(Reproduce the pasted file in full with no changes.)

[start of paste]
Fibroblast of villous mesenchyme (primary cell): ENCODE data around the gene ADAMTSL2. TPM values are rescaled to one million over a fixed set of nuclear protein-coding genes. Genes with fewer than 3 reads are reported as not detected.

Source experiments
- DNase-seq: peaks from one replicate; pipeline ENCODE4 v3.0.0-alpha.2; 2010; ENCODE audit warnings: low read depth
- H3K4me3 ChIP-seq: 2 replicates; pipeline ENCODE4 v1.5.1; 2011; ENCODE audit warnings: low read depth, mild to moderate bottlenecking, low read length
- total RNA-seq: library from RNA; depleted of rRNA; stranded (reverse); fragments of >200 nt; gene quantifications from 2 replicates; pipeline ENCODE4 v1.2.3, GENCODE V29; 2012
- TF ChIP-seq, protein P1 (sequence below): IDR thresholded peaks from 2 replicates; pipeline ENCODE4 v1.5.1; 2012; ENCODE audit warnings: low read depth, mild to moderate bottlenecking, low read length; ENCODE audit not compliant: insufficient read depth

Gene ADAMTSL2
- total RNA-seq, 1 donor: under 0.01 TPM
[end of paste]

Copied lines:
Fibroblast of villous mesenchyme (primary cell): ENCODE data around the gene ADAMTSL2. TPM values are rescaled to one million over a fixed set of nuclear protein-coding genes. Genes with fewer than 3 reads are reported as not detected.

Source experiments
- DNase-seq: peaks from one replicate; pipeline ENCODE4 v3.0.0-alpha.2; 2010; ENCODE audit warnings: low read depth
- H3K4me3 ChIP-seq: 2 replicates; pipeline ENCODE4 v1.5.1; 2011; ENCODE audit warnings: low read depth, mild to moderate bottlenecking, low read length
- total RNA-seq: library from RNA; depleted of rRNA; stranded (reverse); fragments of >200 nt; gene quantifications from 2 replicates; pipeline ENCODE4 v1.2.3, GENCODE V29; 2012
- TF ChIP-seq, protein P1 (sequence below): IDR thresholded peaks from 2 replicates; pipeline ENCODE4 v1.5.1; 2012; ENCODE audit warnings: low read depth, mild to moderate bottlenecking, low read length; ENCODE audit not compliant: insufficient read depth

Gene ADAMTSL2
- total RNA-seq, 1 donor: under 0.01 TPM